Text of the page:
Wes Montgomery

WMWes Montgomery (1923-1968) is one of the greatest jazz guitarists, emerging after such figures as Django Reinhardt and Charlie Christian. Montgomery has influenced all subsequent guitarists. Montgomery was born in Indianapolis, Indiana. He came from a musical family; his brothers, Monk (bass) and Buddy (vibraphone and piano), were jazz musicians. Montgomery started playing guitar relatively late, at the age of 19, by listening to recordings of Charlie Christian and Django Reinhardt. He developed an unusual technique where he used his thumb to pick notes, hence the nickname, “The Thumb.”

Wes Montgomery - Episode 1

Montgomery toured with vibraphonist Lionel Hampton's orchestra from July 1948 to January 1950, and can be heard on recordings from this period. Montgomery then returned to Indianapolis and did not record again until December 1957, when he took part in a session that included his brothers Monk and Buddy, as well as trumpeter Freddie Hubbard. Cannonball Adderley heard Montgomery in an Indianapolis club and was so impressed that the next day called record producer Orrin Keepnews, who signed Montgomery to a recording contract with Riverside Records. Adderley later recorded with Montgomery on his Pollwinners album.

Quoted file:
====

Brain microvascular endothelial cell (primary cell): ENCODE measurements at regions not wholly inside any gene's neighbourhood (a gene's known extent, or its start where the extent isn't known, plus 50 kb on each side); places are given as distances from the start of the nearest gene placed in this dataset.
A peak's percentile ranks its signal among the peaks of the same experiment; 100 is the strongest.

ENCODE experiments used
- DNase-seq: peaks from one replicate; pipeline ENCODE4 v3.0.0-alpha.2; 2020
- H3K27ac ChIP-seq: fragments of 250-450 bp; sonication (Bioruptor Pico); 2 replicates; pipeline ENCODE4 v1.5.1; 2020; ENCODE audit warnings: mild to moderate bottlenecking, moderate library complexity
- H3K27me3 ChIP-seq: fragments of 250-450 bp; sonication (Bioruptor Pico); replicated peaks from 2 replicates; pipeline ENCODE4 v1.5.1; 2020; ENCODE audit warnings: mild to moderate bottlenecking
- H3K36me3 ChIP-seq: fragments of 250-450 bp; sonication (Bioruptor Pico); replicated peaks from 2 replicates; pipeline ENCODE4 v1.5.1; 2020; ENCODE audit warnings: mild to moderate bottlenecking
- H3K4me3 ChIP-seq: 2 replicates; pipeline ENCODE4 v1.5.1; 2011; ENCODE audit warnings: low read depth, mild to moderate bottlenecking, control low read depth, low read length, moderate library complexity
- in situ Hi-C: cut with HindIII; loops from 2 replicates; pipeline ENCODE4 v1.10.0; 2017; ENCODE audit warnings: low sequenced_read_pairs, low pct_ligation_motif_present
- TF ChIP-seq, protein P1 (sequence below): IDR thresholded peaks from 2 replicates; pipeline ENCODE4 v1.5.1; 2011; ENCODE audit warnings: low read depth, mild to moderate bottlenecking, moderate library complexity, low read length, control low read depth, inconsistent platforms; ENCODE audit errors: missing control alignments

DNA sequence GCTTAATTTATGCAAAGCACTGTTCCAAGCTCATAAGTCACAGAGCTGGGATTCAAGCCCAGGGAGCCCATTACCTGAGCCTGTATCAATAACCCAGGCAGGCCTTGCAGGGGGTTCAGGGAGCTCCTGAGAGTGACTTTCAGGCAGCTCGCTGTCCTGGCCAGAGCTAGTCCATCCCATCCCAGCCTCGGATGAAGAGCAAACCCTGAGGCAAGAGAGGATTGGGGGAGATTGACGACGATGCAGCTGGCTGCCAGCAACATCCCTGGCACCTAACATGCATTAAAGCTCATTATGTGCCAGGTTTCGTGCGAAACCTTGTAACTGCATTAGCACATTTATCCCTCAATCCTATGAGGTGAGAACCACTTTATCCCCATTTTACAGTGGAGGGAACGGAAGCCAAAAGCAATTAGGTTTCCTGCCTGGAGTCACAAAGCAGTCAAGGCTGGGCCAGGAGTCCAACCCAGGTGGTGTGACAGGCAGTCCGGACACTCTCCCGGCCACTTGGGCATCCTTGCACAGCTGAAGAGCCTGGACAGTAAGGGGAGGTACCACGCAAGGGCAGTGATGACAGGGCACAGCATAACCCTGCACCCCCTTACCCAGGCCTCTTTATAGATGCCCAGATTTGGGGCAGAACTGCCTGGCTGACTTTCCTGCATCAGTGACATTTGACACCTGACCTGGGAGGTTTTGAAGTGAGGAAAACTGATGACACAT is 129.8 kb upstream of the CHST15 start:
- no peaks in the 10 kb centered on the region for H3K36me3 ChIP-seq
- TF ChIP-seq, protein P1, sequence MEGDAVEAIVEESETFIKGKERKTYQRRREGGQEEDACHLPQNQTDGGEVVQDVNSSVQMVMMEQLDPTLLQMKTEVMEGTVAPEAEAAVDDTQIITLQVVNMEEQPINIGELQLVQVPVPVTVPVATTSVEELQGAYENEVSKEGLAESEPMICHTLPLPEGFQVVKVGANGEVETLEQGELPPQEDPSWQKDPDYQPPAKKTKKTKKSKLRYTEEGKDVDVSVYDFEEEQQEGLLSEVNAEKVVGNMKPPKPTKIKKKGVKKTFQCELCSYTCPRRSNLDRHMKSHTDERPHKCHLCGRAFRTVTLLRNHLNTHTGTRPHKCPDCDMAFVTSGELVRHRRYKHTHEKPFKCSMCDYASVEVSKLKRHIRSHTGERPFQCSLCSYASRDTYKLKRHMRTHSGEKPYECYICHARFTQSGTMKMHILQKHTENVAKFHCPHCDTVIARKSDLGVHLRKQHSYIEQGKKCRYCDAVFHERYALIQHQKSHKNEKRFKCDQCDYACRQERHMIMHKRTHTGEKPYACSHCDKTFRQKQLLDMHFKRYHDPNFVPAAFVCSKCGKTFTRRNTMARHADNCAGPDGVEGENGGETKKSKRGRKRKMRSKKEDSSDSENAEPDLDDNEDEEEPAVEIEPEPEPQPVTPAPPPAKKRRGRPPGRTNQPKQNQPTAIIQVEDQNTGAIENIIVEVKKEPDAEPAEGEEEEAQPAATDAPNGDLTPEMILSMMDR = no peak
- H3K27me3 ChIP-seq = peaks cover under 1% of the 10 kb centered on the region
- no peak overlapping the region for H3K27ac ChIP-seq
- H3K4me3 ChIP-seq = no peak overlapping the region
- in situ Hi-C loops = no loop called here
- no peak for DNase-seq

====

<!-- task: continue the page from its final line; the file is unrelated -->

Four on SixWes MontgomeryIncredible Jazz Guitar of WM1960
Seven Come ElevenCharlie Christian/Benny Goodman1939
Solo FlightCharlie Christian/Benny Goodman1941
NaugesDjango Reinhardt1948
LizaDjango Reinhardt1946
Billie’s BounceWes MontgomeryFinger Pickin’1957
Finger Pickin’Wes MontgomeryFinger Pickin’1957
Wes’ TuneWes MontgomeryMontgomery Land1958
AireginWes MontgomeryIncredible Jazz Guitar of WM1960

Wes Montgomery - Episode 2

Montgomery’s real career started with a series of albums on Riverside Records. Montgomery recorded with his brothers and various other musicians, including the Wynton Kelly Trio. Wes’ 1st important album, The Incredible Guitar of Wes Montgomery, was released in 1960 and was followed by a number of outstanding records that established him as the premier jazz guitarist of his day. Interestingly enough, tenor saxophonist John Coltrane asked Montgomery to join his band after a jam session ca. 1961, but Montgomery decided to continue leading his own band. He was the quintessential hard bop guitarist and it is interesting to speculate how a collaboration between Coltrane and Montgomery might have sounded.